But in this miracle of a Pope, there is hope. Hope that humility, enlightenment and the philosophies of Christ himself, will lead the Church, and the rest of us, to a much, much better place.

LeBron: I’m No Longer One of the Haters

June 21, 2012 2 comments

Last year, I was very unkind to LeBron James.  Like many people, I was put off by his supreme arrogance.

I had been having difficulty forgiving him for the Decision– that abomination of televised self-love on ESPN where he announced he’d be taking his talents to Miami.    

It was hard to get over the image of the special effects, smoke-filled introduction of the Dream team in Miami, in which it appeared three Gods from Mt. Olympus (LeBron, Wade, Bosh) had descended down to earth to predict, I think it was- 8 championships.

And when ousted from the playoffs last year, I didn’t like it when he said all of us haters out there would return to our screwed up little lives while he would be going back to Olympus where, presumably, he would get back to his posse peeling grapes for him. 

As a Cleveland Cavalier, I remember, (back when the Washington Wizards used to get into the playoffs), when LeBron psyched out Gilbert Arenas standing at the free throw line, whispering something like “you’re going to miss these.”  Who does that?

The Washington Post’s Mike Wise, who is covering the NBA finals, has been on a campaign to convince the public that LeBron has changed.  And based on his recent post-game news conferences and recent interviews, there’s every indication he really has.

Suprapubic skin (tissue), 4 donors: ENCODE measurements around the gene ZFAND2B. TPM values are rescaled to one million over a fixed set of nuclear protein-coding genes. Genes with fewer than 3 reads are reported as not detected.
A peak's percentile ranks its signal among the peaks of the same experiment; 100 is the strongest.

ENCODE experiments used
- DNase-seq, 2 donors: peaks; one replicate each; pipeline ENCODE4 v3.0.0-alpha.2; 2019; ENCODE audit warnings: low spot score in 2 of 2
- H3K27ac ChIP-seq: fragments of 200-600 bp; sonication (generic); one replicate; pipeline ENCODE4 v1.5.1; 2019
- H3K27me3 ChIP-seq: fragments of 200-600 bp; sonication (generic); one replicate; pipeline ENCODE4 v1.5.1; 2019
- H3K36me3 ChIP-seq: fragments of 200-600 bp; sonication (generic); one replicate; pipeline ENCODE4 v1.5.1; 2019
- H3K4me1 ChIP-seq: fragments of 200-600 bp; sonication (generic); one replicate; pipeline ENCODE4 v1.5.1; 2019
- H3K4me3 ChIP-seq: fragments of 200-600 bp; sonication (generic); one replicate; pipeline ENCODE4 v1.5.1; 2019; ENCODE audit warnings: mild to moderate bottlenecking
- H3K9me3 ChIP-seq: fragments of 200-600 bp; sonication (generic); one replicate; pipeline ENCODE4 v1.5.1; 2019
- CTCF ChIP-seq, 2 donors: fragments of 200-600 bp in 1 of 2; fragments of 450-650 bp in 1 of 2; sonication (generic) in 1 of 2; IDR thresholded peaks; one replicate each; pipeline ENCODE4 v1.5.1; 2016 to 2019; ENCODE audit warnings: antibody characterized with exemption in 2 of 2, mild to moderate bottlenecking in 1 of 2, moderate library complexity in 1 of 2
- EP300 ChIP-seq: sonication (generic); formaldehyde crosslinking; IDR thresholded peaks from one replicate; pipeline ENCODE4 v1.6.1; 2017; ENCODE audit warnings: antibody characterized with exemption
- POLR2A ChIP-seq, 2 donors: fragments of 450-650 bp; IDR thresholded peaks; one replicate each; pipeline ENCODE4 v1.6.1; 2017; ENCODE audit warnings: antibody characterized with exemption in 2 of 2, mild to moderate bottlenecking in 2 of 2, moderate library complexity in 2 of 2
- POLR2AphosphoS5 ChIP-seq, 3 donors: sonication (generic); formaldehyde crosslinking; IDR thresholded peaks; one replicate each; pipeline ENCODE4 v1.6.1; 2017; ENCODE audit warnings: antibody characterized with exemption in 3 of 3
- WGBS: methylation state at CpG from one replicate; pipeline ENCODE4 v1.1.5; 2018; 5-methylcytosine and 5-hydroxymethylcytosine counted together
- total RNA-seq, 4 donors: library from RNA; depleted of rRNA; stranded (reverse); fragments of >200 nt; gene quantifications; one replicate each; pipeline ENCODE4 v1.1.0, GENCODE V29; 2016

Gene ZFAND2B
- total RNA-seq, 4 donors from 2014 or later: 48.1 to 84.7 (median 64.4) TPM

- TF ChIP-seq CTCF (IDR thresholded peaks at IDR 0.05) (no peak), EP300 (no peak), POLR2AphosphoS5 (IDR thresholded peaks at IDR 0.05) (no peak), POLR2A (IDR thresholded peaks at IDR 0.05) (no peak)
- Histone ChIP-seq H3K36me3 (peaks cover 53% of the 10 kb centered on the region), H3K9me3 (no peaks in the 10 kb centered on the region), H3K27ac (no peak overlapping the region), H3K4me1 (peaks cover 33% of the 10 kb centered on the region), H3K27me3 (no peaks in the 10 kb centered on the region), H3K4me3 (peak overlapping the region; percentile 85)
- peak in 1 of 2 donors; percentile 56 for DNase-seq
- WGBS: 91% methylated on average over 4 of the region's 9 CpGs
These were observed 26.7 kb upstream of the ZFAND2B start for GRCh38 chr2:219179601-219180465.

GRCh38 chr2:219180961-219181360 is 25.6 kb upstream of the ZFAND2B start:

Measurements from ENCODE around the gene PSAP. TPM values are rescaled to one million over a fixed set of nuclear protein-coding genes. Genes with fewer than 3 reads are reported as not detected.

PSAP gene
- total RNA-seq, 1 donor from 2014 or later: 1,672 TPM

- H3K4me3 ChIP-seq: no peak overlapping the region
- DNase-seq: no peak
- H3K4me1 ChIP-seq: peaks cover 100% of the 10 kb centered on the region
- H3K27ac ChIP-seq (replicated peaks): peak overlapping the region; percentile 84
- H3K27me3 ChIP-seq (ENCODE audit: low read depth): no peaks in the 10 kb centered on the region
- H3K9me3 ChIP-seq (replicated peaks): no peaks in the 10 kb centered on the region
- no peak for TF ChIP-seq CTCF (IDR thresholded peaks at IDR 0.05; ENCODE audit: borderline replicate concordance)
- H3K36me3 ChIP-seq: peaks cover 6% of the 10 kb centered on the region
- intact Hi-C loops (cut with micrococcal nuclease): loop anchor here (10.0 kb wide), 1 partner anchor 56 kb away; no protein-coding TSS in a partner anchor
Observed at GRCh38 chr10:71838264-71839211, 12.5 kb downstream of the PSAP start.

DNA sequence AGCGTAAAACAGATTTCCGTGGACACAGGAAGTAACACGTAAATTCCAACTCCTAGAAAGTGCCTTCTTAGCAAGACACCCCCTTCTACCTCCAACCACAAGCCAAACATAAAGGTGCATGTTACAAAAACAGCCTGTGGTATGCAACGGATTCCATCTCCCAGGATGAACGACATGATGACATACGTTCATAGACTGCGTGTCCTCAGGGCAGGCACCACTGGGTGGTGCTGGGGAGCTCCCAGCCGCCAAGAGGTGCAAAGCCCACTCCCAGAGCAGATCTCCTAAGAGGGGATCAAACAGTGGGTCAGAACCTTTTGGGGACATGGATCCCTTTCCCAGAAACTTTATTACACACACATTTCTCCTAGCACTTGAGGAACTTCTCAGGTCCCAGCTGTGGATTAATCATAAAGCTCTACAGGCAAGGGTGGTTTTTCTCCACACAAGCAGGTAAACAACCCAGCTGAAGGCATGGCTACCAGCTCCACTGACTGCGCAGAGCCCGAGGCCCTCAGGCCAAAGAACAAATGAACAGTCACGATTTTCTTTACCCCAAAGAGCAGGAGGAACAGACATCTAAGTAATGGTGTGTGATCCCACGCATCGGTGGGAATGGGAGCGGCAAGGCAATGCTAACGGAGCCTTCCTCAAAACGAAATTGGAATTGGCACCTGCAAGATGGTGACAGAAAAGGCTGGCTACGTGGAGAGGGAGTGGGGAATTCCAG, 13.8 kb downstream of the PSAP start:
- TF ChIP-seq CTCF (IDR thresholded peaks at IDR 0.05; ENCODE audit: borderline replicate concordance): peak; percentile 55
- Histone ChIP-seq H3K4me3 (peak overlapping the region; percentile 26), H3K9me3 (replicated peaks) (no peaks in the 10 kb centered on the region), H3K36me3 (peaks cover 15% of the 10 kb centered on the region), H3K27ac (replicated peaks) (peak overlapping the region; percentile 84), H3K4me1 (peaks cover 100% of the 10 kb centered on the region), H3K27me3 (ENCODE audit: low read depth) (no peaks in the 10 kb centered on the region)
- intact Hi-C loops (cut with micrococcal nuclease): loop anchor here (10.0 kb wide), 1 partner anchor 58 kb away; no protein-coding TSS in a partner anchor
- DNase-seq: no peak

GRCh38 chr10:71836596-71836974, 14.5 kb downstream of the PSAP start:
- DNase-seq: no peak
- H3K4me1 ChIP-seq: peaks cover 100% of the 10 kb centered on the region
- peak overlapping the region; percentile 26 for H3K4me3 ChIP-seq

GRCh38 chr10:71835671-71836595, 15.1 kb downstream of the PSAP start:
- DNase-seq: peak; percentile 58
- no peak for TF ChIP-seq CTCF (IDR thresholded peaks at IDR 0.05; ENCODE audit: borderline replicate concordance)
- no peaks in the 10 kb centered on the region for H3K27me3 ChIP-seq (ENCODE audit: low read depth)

About ESPN’s “Decision” debacle, Wise quotes LeBron as having told an interviewer this, last December:

I can see now if the shoe was on the other foot and I was a fan and I was very passionate about one player and he decided to leave, you know, I would be upset too by the way that he handled it.

It basically turned me into somebody I wasn’t. You start to hear ‘the villain,’ now you have to be the villain, you know, and I started to buy into it. I started to play the game of basketball at a level, or at a mind state that I’ve never played at before. . . meaning, angry. And that’s mentally. That’s not the way I play the game of basketball.

And on his statement after the Miami Heat got eliminated following game 6 last year that the haters would be going back to their miserable little lives while he would be enjoying his immensely rich lifestyle, Wise quotes LeBron as saying this:

I was very hurt that I let my teammates down, and I was very immature. Like I said, last year I played to prove people wrong instead of just playing my game, instead of just going out and having fun and playing a game that I grew up loving and why I fell in love with the game. So I was very immature last year after Game 6 towards you guys and towards everyone that was watching.

He seems to get it now.  And he seems to be playing for the right reasons- joy instead of anger.  I buy it.  I am convinced.  His actions on the court have spoken for themselves this post-season.  He is a force.  He plays in pain.  He comes through in the clutch.  And now, in his own words, he clearly recognizes how he managed to cast himself in the role of villain.

It’s time to give the guy a break.  And if he finally helps his team win an NBA crown tonight- he will have begun to justify that his status as the “King,” as royalty in professional basketball,  is deserved and not just an exaggerated marketing ploy to feed the LeBron James empire.

Suddenly- these days- I like the man a hell of a lot more than I ever liked the brand.